Pretty much every culture around the world has come up with some kind of BBQ concept at some point in time - it feels like one of the first stepping stones somewhere on the journey between ape and man. It is therefore no surprise that the style of BBQ, what is being cooked and how it is done, changes from one region to the next, and India is no exception.
Our little meander into the world of barbecuing kicks off with the sigri, India’s favourite form of no-frills, low-tech grilling that is found from shore to shore and down pretty much every street food gully you can find.
So a sigri is basically a bucket. A bucket of coals. Well, to be more precise it’s more like a tray that has coals at the bottom and little grooves for resting skewers that can hang above the coals, but without touching them. This is straightforward skewered meat we’re talking about here. Popular across India as a street food staple, versions of the sigri have been used in India since the beginning of time, although the exact way it is done today is likely to have come into India along with the Moghul Empire that came in from Central Asia.
The beauty of the sigri is you can cook basically anything on it provided you can poke it onto a skewer. Across India the most popular sigri dishes include cubes of paneer (Indian cottage cheese) covered in dry spices, or richer meats either rubbed with spices or marinated in yoghurt. Because the food is never actually in direct contact with a hot surface like a pan, skillet or the metal grill, the meat is often more tender and the moisture stays intact as a result. More often than not, this kind of roadside BBQ set up goes hand in hand with green chutney, a yoghurt dressing or a tart, fruity sauce like a mango or tamarind chutney.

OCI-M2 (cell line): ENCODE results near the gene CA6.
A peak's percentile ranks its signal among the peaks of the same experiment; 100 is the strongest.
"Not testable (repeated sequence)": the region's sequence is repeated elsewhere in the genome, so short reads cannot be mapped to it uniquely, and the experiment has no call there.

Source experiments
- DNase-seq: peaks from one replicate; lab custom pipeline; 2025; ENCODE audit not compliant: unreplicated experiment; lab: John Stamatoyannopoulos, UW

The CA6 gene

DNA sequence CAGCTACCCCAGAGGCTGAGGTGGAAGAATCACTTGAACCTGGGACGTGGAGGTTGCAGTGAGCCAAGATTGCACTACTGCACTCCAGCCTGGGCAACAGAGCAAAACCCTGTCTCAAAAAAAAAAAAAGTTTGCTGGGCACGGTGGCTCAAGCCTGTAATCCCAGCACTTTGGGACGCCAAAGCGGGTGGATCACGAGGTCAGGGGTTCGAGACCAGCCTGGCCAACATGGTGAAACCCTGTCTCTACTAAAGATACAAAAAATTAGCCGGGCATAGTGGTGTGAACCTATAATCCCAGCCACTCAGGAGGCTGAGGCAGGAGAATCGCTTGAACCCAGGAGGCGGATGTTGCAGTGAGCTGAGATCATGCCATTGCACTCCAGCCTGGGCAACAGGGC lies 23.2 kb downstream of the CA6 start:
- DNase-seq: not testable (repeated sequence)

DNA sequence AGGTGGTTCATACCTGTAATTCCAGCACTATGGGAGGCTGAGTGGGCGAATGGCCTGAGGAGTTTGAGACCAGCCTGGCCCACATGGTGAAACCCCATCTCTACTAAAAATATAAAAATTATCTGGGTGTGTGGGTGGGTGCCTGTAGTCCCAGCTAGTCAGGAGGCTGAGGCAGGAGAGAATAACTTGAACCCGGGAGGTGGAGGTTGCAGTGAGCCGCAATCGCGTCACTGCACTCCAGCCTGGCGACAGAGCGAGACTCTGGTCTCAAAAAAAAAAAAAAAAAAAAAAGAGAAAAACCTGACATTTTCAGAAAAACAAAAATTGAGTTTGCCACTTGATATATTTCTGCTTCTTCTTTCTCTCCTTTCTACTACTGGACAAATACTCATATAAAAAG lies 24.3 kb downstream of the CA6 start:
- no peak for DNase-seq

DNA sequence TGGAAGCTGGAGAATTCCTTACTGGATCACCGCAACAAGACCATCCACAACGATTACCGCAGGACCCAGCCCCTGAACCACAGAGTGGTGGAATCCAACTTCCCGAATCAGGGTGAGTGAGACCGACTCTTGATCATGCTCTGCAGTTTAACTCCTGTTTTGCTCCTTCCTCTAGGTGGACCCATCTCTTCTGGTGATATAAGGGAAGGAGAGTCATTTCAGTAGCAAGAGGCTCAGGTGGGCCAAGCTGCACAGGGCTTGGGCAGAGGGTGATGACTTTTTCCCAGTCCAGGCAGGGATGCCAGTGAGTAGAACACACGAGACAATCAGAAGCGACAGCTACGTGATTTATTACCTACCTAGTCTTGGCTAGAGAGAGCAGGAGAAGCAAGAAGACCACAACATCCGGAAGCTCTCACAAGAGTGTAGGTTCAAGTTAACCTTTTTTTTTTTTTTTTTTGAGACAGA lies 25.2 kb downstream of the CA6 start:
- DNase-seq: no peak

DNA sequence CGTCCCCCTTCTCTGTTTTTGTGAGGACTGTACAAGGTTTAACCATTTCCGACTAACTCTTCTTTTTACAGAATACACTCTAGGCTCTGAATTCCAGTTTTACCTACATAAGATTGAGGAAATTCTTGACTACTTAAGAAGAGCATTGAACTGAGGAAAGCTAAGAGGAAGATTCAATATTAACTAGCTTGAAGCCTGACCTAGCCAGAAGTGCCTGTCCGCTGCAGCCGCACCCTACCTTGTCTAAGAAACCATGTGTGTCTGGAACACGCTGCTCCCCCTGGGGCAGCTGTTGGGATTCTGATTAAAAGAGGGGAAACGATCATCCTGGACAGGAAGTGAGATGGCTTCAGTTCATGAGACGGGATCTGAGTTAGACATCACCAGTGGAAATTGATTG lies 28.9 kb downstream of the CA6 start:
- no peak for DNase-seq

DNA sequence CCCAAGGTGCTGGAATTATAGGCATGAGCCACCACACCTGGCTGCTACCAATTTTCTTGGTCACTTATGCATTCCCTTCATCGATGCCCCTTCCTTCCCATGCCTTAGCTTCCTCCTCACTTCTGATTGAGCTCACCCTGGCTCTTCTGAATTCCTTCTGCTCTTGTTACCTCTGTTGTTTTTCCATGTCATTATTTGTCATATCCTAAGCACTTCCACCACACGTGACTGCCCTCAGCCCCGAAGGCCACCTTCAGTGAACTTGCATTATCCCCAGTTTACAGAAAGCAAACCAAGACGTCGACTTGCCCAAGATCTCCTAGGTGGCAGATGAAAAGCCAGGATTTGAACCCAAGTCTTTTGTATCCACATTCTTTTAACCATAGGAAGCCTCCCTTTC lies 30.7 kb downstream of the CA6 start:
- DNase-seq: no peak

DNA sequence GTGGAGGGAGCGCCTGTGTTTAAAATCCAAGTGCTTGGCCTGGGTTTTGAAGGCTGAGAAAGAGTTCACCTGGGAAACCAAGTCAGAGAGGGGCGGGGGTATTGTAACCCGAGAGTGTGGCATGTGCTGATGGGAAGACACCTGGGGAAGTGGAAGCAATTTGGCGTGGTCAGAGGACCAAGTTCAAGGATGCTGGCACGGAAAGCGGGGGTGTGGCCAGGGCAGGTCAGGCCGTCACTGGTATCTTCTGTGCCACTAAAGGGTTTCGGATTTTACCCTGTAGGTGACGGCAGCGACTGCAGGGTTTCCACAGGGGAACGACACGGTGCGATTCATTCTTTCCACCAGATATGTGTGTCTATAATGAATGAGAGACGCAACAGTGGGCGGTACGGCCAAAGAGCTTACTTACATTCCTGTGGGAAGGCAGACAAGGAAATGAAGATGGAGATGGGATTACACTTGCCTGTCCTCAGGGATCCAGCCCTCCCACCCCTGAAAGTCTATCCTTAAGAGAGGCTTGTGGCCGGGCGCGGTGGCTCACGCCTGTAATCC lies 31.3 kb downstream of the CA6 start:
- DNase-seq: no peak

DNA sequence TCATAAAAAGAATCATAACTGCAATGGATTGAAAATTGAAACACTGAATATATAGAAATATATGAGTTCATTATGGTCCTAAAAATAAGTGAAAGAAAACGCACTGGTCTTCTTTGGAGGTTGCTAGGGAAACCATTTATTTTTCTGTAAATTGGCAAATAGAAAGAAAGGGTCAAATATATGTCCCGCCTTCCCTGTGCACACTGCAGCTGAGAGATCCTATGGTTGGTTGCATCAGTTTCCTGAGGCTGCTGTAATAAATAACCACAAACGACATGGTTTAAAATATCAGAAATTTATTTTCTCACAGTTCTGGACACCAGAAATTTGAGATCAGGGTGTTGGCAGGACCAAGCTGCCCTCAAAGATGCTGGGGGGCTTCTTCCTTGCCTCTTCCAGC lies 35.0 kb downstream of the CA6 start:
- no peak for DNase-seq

Most cities in India have notorious “khao gulleys”, which crudely translates into ‘eat streets’, which is exactly what they are - streets and side alleyways with mouth-watering reputations. If you find yourself in Mumbai, check out the Muhammad Ali road area in South Mumbai for first hand experience of full-on sigri culture. In Delhi, pop around the back of the Jama Masjid in Old Delhi and get stuck into a similarly appetizing experience.
Look out for anyone skewering long thin strips of meat onto their spikes, folding back onto itself repeatedly like a long rippling ribbon. This ‘ribbon’ style of skewer makes for an extra succulent meal because the marinade pressed in between the folds doesn’t get directly exposed to the coals and so keeps its moisture better.